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August 07, 2006



I've been pestering Ken for years to put up "Jesus is a Trick on Niggers" as WFMU homepage slogan, but for some reason there is resistance.

But seriously, I remember reading that Springsteen was reading nothing but Flannery O'Connor when he wrote and recorded "Nebraska." You hear a lot of her dark humor and sense of mystery in the lyrics, for instance, the first song "Nebraska":

Sheriff when the man pulls
That switch sir and snaps my poor neck back
You make sure my pretty baby Is sittin' right there on my lap

They declared me unfit to live
Said into that great void my soul'd be hurled
They wanted to know why I did what I did
Well sir I guess there's just a meanness in this world

Debbie Daughtry

Great post, Scott! I started re-reading Good Man again just last week. Something about the stifling heat makes for a perfect combination.


Just to make sure there are NO misunderstandings, the quote in the above comment comes from O'Connor's Novel "Wise Blood." If anyone is offended by my cavalier use of the n-word, I apologize in advance and I understand if the blog editors decide to alter or remove the post.


Re: Scott Williams' Guitar Face. Couldn't you find even one single picture of a woman guitarist? Not to be excessively PC, but this far into the 21st Century, must we STILL be subjected to that adolscent boy guitar god fantasy? Music is made with skill, imagination, and artistry, not testosterone....


Interesting misplaced comment there.

It got me thinking about Cordell Jackson, who, it just so happens, looked a whole lot like Flannery O'Connor


Hey Enchilada, interesting, misplaced comment - and wrong, bruh. There's actually -9-count-em-nine pics of women guitarists there. One of em being the main pic that represents the entire set. So I accept your taking it back with apology, off topic tho it may be.

Hey Flot, have no fear - Ken & me was laughing our asses off at your proposal. --Scott


By the way, in my humble opinion, the greatest and most criminally-neglected O'Connor story is "The Enduring Chill." It's about a disaffected southern bohemian who returns home from a miserable experience living in the East Village and becomes convinced that he's dying. His pathetic attempts to establish what he thinks is solidarity with the local minorities, especially the Catholic priest and the black workers, is O'Connor's serio-comic brilliance at its best. The condescending, self-dramatizing liberal personality has never been more artfully skewered. And the story ends with one of most improbable visions of the Holy Ghost ever committed to paper----second only to Felicite's vision of the stuffed parrot in Flaubert's "A Simple Heart."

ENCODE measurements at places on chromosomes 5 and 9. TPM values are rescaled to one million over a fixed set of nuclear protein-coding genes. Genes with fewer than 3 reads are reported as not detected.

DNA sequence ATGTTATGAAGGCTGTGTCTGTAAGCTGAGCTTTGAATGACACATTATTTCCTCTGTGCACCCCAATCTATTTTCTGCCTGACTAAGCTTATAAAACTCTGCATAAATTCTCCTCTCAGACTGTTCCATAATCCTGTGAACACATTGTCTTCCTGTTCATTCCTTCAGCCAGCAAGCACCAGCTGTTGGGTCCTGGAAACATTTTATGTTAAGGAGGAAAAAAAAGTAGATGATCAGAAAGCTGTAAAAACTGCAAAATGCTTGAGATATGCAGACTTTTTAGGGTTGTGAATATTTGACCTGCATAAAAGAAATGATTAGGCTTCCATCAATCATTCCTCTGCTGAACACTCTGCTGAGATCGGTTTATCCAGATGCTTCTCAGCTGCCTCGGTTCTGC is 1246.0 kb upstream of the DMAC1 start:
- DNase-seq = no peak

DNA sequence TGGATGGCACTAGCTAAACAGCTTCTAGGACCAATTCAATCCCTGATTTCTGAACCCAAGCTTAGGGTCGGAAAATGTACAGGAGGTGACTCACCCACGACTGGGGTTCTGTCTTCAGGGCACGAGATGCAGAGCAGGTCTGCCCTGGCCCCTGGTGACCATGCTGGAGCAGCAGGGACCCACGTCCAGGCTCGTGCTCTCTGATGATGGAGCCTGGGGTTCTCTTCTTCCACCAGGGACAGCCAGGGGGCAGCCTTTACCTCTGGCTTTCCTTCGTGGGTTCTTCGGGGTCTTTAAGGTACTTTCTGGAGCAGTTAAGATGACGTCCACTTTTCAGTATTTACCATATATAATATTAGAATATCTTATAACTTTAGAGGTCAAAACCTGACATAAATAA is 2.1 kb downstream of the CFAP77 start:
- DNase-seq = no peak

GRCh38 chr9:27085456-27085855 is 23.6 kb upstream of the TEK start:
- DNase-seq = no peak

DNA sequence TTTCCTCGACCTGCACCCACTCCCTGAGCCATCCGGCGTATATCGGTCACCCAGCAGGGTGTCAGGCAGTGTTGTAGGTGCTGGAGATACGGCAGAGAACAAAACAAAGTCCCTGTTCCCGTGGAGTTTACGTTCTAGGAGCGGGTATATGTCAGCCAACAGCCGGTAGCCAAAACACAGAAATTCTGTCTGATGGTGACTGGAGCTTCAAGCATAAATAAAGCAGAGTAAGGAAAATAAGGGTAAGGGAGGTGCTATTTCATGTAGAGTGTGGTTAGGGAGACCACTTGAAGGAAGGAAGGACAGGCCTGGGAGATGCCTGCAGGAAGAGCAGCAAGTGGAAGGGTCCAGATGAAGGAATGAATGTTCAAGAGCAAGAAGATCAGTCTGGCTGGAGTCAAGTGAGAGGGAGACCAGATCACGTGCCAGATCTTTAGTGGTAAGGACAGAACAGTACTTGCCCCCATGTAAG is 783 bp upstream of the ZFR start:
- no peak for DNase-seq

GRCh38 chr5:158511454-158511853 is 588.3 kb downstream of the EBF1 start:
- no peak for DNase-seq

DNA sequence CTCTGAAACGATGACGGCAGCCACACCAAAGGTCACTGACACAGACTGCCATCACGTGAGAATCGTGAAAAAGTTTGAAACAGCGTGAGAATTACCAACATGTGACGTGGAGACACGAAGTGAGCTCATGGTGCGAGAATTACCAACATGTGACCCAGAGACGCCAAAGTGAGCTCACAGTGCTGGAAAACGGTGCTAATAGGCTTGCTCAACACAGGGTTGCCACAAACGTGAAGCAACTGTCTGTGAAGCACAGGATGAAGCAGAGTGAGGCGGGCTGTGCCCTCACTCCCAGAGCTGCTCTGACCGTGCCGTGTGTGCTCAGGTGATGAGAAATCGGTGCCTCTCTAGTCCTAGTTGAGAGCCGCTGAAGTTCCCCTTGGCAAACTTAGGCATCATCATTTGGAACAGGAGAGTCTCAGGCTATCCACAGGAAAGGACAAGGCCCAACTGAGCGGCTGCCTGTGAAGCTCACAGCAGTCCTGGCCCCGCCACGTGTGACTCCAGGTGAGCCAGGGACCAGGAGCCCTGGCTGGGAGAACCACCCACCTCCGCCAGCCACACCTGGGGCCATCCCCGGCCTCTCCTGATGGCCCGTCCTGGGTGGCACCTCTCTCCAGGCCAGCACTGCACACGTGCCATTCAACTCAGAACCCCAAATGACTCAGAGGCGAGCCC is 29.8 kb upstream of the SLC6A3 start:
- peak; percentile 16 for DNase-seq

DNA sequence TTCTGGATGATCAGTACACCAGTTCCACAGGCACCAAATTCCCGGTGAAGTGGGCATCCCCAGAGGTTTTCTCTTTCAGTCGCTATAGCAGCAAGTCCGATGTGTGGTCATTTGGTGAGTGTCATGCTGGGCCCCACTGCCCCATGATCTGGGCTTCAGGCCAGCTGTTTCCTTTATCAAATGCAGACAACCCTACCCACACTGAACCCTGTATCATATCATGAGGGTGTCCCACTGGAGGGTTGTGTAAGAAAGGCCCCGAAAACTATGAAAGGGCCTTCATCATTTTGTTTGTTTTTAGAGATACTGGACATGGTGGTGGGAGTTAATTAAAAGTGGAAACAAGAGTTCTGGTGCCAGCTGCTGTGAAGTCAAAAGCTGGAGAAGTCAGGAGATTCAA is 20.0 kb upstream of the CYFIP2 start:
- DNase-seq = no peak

Jason from Bloomington, IN

wrt audio of O'Connor's voice:
A friend of mine took a class on Flannery O'Connor and Walker Percy a few years back at Wheaton College in Illinois and she mentioned her teacher bringing in some tapes of O'Conner reading her fiction and possibly some essays as well. My memory is foggy, it's been awhile. Might try the Wheaton library. I'd really like to hear her voice too.


Thanks a lot Jason, it's a place to start! Of course, if I'm able to score some audio I'll post it. Hey, also - F O'C was interviewed by Harvey Breit in 1955 for an NBC TV show, but I have no idea if it aired. I'd love to see that footage, if it exists.


Yeah, I was totally obsessed with FOC for a while. I still count her stories among my favorite short works in the language, up there with Dahl (she's much better than Dahl, but he's such a deliciously nasty mind I give him a boost).

I think I read somewhere that when she first showed up at the the professor's office to get into the writer's workshop in Iowa or wherever she was, she said something two or three times which he had to ask her to write down. Apparently it was something like, "my name is Flannery O'Connor. Can I join your writing seminar?"

If you find recordings, rip them and post them, please.

Christina Ray

Flannery's my idol. My favorite story of hers is "Revelation" which contains one of my most beloved lines in all of literature:

“Go back to hell where you came from, you old wart hog.”

Thanks for the post.

Damon Creed

A visit to FOC's home Andalusia Farm ( is well worth the 2-2.5 hour drive south of Atlanta to Milledgeville GA. It's open to the public and very neat to spend time walking the grounds featured in some of her stories. Fine barbecue along the way too. And don't forget Killdozer's fine tribute to FOC, "Lupus."


So why has no one mentioned Sufjan Stevens's "A Good Man is Hard To Find" yet? Maybe because I was meant to.

Admit it: the world makes much more sense now that I've done so.


Hmmm. Spell (not the Boyd Rice/Rose McDowall one-off, but a garage-rock trio from Denver) had a little ditty called "Hazel Motes" on their album "Mississippi" - as I recall, it didn't explicitly reference "Wise Blood", but there was a definite heretical/nihilist bent to the lyrics ("he's got power and grace/we are nothing, so he takes/he comes from miles away/he lives where people pray").